The state of Ohio provides a system of workers' compensation to cover workplace injuries. If an employee is injured during the course of employment, the employee can file a workers' compensation claim in order to collect money to pay for the injury. The system also protects employers. As employers pay into workers' compensation each month, they are less likely to be financially blindsided by an employee's injury and his or her need for compensation.
Workers' compensation is one of many safeguards in place to protect employees. The Occupational Safety and Health Administration (OSHA) also establishes rules on a national level to ensure workplaces are healthy and safe. OSHA is currently considering a new rule, and some employers are worried about the proposal. OSHA wants employers to submit information regarding workplace accidents, illnesses and injuries onto an electronic database.
This digital information would then be available for a number of purposes. Potential employees could review the results when they are considering where to work. Employees could also discover whether an injury or illness was actually reported to OSHA. Companies could compare their injury and accident stats with each other and OSHA could obviously use the information to decide which employers need visits.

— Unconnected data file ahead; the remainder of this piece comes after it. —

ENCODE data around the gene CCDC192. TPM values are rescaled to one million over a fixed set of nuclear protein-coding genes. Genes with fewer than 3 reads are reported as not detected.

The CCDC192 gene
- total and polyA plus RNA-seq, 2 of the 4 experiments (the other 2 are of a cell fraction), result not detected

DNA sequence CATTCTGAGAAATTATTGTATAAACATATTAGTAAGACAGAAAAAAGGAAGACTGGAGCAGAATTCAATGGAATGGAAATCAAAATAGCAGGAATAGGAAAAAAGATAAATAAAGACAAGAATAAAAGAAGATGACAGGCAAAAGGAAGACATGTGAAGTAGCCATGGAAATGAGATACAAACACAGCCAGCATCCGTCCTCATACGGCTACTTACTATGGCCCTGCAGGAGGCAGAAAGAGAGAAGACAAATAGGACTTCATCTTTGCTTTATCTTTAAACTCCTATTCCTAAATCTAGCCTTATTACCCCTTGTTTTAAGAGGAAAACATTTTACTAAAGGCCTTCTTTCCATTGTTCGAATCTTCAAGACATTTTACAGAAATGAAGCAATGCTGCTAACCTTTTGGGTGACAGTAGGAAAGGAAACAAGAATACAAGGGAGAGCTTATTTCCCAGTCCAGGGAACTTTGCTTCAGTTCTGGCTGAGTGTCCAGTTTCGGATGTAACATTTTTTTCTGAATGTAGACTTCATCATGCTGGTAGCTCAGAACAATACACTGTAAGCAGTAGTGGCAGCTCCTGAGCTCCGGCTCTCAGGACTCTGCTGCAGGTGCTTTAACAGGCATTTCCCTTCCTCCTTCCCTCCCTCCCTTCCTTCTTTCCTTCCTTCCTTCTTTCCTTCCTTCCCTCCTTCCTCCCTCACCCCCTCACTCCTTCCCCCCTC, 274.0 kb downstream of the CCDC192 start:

Employers are concerned with the digital information being misconstrued or misinterpreted. They fear employers might be unfairly targeted and equate the database to a form of public shaming. Employers would rather focus on the good things companies and businesses do to improve workplace safety like training programs and frequent inspections.
Obviously, the ultimate goal is to make sure employees are safe. A digital database may not be the final answer, but in the meantime, employees have a safety net of workers' compensation to fall back on in the event of a work-related injury or illness.
Source: Forbes, "Will OSHA's Shame Game Improve Workplace Safety?," Howard Mavity, Jan. 8, 2013